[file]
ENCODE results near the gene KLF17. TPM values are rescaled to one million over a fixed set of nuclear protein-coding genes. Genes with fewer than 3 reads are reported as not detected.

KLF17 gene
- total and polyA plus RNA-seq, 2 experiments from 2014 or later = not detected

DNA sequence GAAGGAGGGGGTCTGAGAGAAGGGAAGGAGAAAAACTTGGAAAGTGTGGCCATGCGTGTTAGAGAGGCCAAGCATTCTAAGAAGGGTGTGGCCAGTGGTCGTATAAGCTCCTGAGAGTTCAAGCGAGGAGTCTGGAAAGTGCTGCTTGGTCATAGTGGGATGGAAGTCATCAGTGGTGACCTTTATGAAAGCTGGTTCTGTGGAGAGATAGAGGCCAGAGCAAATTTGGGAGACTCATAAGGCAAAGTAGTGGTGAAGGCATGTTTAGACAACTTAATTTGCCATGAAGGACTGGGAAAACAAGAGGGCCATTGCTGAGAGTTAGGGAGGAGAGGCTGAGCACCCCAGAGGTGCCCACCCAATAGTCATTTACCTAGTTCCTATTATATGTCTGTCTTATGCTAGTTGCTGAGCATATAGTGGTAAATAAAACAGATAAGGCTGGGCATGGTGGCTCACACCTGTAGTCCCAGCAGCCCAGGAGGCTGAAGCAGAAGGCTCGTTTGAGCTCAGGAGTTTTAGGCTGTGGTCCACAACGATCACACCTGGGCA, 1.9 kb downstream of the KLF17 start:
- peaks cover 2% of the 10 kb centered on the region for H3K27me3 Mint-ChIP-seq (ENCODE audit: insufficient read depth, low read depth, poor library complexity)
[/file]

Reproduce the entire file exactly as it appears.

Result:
ENCODE results near the gene KLF17. TPM values are rescaled to one million over a fixed set of nuclear protein-coding genes. Genes with fewer than 3 reads are reported as not detected.

KLF17 gene
- total and polyA plus RNA-seq, 2 experiments from 2014 or later = not detected

DNA sequence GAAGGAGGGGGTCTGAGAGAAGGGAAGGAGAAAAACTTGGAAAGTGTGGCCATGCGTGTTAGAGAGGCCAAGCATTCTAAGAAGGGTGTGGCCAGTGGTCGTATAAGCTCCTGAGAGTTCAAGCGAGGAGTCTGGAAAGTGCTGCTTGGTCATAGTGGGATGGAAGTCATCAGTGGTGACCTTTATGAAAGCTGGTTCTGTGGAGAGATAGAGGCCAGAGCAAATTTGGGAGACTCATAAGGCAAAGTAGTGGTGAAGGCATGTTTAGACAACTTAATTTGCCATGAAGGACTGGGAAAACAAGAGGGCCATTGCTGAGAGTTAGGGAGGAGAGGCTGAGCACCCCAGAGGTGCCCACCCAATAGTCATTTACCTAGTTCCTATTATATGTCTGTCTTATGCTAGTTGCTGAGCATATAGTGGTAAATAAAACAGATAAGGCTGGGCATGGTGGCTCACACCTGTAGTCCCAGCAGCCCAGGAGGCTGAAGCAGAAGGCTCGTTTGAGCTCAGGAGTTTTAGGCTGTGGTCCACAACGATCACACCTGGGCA, 1.9 kb downstream of the KLF17 start:
- peaks cover 2% of the 10 kb centered on the region for H3K27me3 Mint-ChIP-seq (ENCODE audit: insufficient read depth, low read depth, poor library complexity)